Solid State Chemistry Notes

Solid State Chemistry

Solid: - 

        Matter which possesses rigidity having definite shape & volume is called solid.

Types of solid: -

1.      Crystalline Solid: - Eg:- Metals And Non metals
2.      Amorphous Solid: - Eg:- Rubber, Glass, Plastic

Difference and Comparison between of characteristics

Crystalline Solid: - 

                           Contain regular arrangement having short range & as well as long range order.
Definite geometric shape, Sharpe melting point, they have definite heat fusion, they undergo clean cleavage, and they are true solid.

Amorphous Solid: - 

                         Containing irregular arrangement having short range order only, irregular shape, melting over range of temp, they do not have definite heat of fusion they undergo an irregular cut they are pseudo solid or super cooled solid.

Classification of crystalline solid:-

   1. Ionic Solid 
2. Molecular Solid
3. Covalent of network Solid
4. Metallic Solid

1. Ionic solid: - 

                     In these crystalline solids, constituent particle are positive or negative ion held together by columbic or electrostatic forces of attraction.
Eg:-NaCl, Mgo

2.      Molecular solids:- 

                                     These are of three types
1.      Non polar molecular solid: - in these the constituent particles are atoms of noble gas or non polar molecules are held by London dispersion forces.
Eg: - Ar, H2.

2.      Polar molecular solids: - In these solids constituent particles are held together by dipole-dipole attraction forces.
 Eg: - Hcl, SO2.

3.      Hydrogen bonded molecular solids: - in these types of molecular solids constituent particles are molecule containing hydrogen linked to F, O and N held by hydrogen bonding.
Eg: - H2O (ice), NH3.

3. Covalent or Network Solids: - 

                                                 Constituent particles are atoms held together by covalent bonds
Eg: - C (diamond), Sio2 (quartz)

4. Metallic solids: - 

                          Constituent particles are positive ions in a sea of mobile electrons held together by metallic bonds.
Eg: - All metals and alloys.

Crystal Lattice: - 

                          Regular arrangement of constituent particles in 3-D is called crystal lattice or space lattice.

Unit cell: - 

           The smallest three dimensional portion of a complete space lattice which when repeated over and again in different direction produces the complete space lattice is called unit cell.

Bravais lattice: - 

                        The fourteen lattices corresponding to seven crystal system are known as Bravais Lattice.

Coordination number: - 

                                   Tthe number of spheres touching to a particular sphere.

No. of atoms per unit cell:-

(a)    No. of atoms in simple cubic lattice:- 8 atoms are at corner
Simple Cubic Latice
Simple Cubic Latice
(b)   No. of atoms in BCC:
8 atoms are at corner and one in the body
BCC physical chemistry
(c)    No. of atoms in FCC:-
8 atoms are at corner and six atoms are at faces (one on each face)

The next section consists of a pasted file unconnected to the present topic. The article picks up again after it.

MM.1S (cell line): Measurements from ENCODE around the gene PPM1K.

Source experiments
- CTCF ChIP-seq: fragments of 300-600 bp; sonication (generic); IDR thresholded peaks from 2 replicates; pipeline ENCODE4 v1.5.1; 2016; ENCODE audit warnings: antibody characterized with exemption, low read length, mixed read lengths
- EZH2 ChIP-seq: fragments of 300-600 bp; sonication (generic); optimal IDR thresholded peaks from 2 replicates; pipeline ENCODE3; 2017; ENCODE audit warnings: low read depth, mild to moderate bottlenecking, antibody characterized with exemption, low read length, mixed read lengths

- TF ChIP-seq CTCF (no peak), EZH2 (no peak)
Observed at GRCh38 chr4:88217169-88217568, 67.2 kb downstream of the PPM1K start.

FCC solid state

Close packing in crystals:-

(a)    Close packing in one dimension : - sphere are touching each other in a row. In this arrangement coordination no. is 2
Close packing in one dimension
Close packing in one dimension

(b)    Close packing in two dimension:- it is done by two ways-
1.      Square close packing : - in this arrangement spheres of second row are exactly above the first row.
Square Close Packing
Square Close Packing

2.      Hexagonal close packing: - in this arrangement the spheres of second row may be placed in the depression of the first row.
Hexagonal Close Packing
Hexagonal Close Packing
(c)     Close packing in three dimension
1.      Three dimensional close packing from two dimensional closed packed layer: - starting from the square close packed layer the second layer and all further layers will be built up such that they are horizontally as well as vertically aligned with each other.
Simple cubic lattice formed by A A A......... arrengment
Simple cubic lattice formed by A A A......... arrengment
2.      Three dimensional packing from two dimensional hexagonal close packing:- when spheres are arranged in hexagonal close packing in 2-Dthe two types of voids ‘a’& ‘b’ are formed.
‘a’ & ‘b’ voids are triangular when second layer is placed over the void of first layer (only one void is full filled) in hexagonal close packing and these layer form two voids
C – Triangular and D – Octahedral.
A stack of two layers of close packed spheres and voids generated in them. T = Tetrahedral void; O = Octahedral void
A stack of two layers of close packed spheres and voids generated in them. T = Tetrahedral void; O = Octahedral void

 Packing efficiency: -

                            The percentage of the total space filled by the particles is called packing efficiency.

Packing fraction: -

                           The fraction of the total space filled is called packing fraction.

=>>  Calculation of spaces occupied

1.      in a simple cubic unit cell:-

Suppose radius of sphere is = r
Edge length of unit cell       = a
                      As sphere are touching each other
              No. of sphere per unit cell= 8*1/8=1
unit cell

             Volume of sphere = 4/3πr3
              Volume of cube =a3= (2r)3 = 8r3
        Packing fraction

% occupied = 52.4%

2.      in face centered cubic structure (Cubic close packing):- spheres of the face center touching the sphere of the corner,
Then, AC = 4r
in ∆ ABC

% occupied = 74%

3.      In body centred cubic structure: - Sphere at the body centred touching the sphere of the corner.
    Body diagonal, AD = 4r
Further, face diagonal,
% occupied = 68%

=>  Radius (r) of the octahedral void =0.414R
=>  Radius (r) of the tetrahedral void = 0.225R
           In CCP or HCC. If there are N spheres in the packing.
                        No. of octahedral voids = N
                        No. of Tetrahedral voids = 2N